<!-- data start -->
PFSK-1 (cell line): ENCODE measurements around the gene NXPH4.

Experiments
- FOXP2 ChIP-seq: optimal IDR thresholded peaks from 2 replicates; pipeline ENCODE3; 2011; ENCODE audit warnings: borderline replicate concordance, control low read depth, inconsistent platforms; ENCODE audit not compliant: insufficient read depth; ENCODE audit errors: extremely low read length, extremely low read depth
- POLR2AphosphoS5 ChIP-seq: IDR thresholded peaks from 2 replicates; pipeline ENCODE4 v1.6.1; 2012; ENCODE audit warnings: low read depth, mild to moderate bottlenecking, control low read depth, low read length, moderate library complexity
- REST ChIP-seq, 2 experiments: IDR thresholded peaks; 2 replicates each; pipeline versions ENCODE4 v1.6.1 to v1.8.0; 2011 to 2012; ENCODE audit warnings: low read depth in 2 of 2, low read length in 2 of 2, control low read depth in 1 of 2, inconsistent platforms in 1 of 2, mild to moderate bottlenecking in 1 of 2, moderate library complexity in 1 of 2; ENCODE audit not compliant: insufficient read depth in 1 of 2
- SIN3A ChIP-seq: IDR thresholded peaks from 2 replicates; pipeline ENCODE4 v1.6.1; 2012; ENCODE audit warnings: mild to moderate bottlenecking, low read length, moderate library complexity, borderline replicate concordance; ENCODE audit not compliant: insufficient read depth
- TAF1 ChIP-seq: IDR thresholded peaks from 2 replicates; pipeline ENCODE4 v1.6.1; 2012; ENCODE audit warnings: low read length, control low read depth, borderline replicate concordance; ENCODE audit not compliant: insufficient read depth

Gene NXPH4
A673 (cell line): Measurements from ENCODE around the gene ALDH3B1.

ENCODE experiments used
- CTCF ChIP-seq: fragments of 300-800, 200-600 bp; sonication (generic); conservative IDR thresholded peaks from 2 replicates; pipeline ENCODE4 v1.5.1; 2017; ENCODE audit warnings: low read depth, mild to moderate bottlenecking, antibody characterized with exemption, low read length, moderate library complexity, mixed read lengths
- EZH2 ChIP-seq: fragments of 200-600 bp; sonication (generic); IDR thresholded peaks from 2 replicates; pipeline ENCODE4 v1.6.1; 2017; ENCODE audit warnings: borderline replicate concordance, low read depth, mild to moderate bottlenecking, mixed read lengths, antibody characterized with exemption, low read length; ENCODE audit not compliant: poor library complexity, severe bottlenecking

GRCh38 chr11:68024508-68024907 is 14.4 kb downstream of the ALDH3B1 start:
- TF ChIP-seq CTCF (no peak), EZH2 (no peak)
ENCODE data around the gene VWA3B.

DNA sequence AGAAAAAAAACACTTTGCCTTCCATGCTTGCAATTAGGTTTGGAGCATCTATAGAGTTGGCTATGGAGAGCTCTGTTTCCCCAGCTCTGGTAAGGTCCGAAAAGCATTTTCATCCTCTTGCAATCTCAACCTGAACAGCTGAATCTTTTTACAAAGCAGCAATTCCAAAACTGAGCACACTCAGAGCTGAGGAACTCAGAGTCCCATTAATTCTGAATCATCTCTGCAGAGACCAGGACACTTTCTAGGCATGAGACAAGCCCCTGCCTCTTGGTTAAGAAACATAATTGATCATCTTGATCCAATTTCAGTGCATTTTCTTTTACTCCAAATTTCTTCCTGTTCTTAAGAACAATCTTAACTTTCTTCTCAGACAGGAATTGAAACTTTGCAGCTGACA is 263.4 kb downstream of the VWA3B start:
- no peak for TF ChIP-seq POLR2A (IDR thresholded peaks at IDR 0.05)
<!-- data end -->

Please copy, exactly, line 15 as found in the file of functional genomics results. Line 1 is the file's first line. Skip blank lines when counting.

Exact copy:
ENCODE data around the gene VWA3B.